Robert Mueller (special counsel investigating Russian interference in the 2016 US election) indicted 13 individuals and 3 companies a few days ago. If you read the summaries of what he’s discovered so far in the course of his investigations you should be having a serious think about your own personal security online.
To summarise the strands of what the Russians allegedly got up to:
They (at least appear) to have:
- Hacked the Democratic Party’s computers
- Hacked a voting tech company
- Hacked Twitter in order to target users in the Defence Department
- Hacked state and local election databases (21 states were affected)
- Hacked computer accounts of Republican lawmakers and GOP organisations
- Created bogus Facebook, Instagram and Twitter accounts in order to post political advertisements and sponsored posts
Additionally, and separately, they appear to have attacked elections in some European countries and former Soviet states.
But this is not all about Russia.
You have the fastest growing cybercrime over the past 18 months: Ransomware. That one seriously affected the NHS in the UK in May 2017.
The insertion of cyber currency mining software into hacked websites is another fast-growing attack vector. The computers of people visiting those websites are infected and then used by the hackers to mine Bitcoins or any of the other crypto currencies
And hackers can find out within an hour when a new website is set up, using a process called Certificate Transparency. So within 1 hour of being set up that site is a target.
I could go on, but you get the point: cybercrime is going through unparalleled growth and its success is helped by the fact that there’s still a huge proportion of the general population who do not appreciate the sophistication of these criminals.
Be safe online checklist
There is something over 20 articles on this site that address website security and security online (they are all filed under the website security category), but for a quick reference I’ve set out below a list of things you should consider in order to make yourself as safe as possible online.
On your computer:
- Install a full-feature Internet Security application (not just an anti-virus)
- Make sure that your software drivers and firmware are up to date
- Make sure Windows updates are set to do so automatically
- If you don’t want Windows to update automatically make sure you establish an important routine to manually process updates once a week (this is critical)
- Don’t click on links in emails from people you don’t know
- Preferably don’t even open emails from people you don’t know (even opening an email is sometimes enough to trigger deployment of the malware load it’s carrying)
- Exercise extreme care when opening files from anyone (even people you do know – they may have been hacked)
- Don’t use coffee shop WIFI for anything that requires you to enter login credentials
- Preferably don’t use coffee shop WIFI at all – create a WIFI hotspot with your phone and use that
- Subscribe to a VPN and use it all the time on all your devices
- Don’t re-use the same password on separate accounts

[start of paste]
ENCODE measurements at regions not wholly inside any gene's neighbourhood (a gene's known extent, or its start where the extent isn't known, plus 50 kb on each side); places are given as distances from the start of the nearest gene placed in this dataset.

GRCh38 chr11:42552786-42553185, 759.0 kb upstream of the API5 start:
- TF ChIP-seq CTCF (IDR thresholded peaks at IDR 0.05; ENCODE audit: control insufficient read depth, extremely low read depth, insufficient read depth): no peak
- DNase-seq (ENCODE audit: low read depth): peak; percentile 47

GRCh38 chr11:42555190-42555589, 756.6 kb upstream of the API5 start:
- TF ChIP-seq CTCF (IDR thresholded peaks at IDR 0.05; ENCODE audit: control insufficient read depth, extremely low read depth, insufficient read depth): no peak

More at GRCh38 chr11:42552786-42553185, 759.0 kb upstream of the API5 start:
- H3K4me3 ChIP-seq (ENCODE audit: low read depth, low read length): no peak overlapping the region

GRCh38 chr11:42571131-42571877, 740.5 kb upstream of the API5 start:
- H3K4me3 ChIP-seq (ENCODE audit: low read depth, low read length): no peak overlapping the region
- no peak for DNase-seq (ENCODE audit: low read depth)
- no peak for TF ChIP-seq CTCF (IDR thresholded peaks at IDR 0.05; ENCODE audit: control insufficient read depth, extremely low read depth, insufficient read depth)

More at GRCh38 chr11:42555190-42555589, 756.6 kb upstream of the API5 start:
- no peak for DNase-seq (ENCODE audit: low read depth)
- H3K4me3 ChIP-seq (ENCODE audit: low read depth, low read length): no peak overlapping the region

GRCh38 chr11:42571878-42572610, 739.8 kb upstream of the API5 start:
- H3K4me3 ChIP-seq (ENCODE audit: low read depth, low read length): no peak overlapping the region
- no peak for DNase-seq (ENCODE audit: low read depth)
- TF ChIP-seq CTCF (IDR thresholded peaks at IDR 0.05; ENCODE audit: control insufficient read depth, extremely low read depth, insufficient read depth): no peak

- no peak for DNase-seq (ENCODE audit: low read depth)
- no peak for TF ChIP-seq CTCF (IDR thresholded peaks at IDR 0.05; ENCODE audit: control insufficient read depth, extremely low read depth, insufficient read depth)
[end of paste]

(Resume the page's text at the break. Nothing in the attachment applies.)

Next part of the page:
- Where possible use different usernames on different accounts
- Use a password manager (but don’t set your browser to remember login credentials – they are not stored securely)
- Don’t enter personal or financial information into websites unless they are secure (look for a little green padlock on the left edge of the address bar)
On your WordPress website
Some of these require some technical knowledge – get it if you don’t have it – It’s cheaper than the result of being hacked:
- Change the database prefix from wp_ to something else
- Create a new administrator account using a complicated username and the WordPress generated password, and delete the original admin account
- Restrict Administrator accounts on the site to one
- Use a Content Data Network or a cloud-based Web Application Firewall
- Install a top security plugin
- Don’t use free or cheap hosting
- Don’t give your login credentials to anyone who needs to work on your site. Set them up with their own account and delete it when they’ve finished
- Make sure your website running on HTTPS (not HTTP)
- Check your site each day in order to implement any security patches or updates
- Make sure you have a regular full site backup routine in place
- Store your site backups off line (or on Google Drive, Dropbox or other cloud storage)
- Delete all unused (deactivated) plugins
- Exercise great care when installing new plugins or themes – research them thoroughly before installing them and only install them from trusted sources (many themes and plugins contain malware)
- Check and set file permissions correctly on your server
- Disable the theme and plugin editors
- Ensure the WordPress version is hidden
Don’t relax your vigilance!
Two important messages:
- Implementing all the steps I set out above will not guarantee you won’t be hacked – but it will make you a lot safer
- You can never relax your vigilance: new angles and variations of cybercrime emerge every day and you have to keep your eyes open
Get in touch with us if you have questions on the security of your WordPress installation:
Cheers (and stay safe!),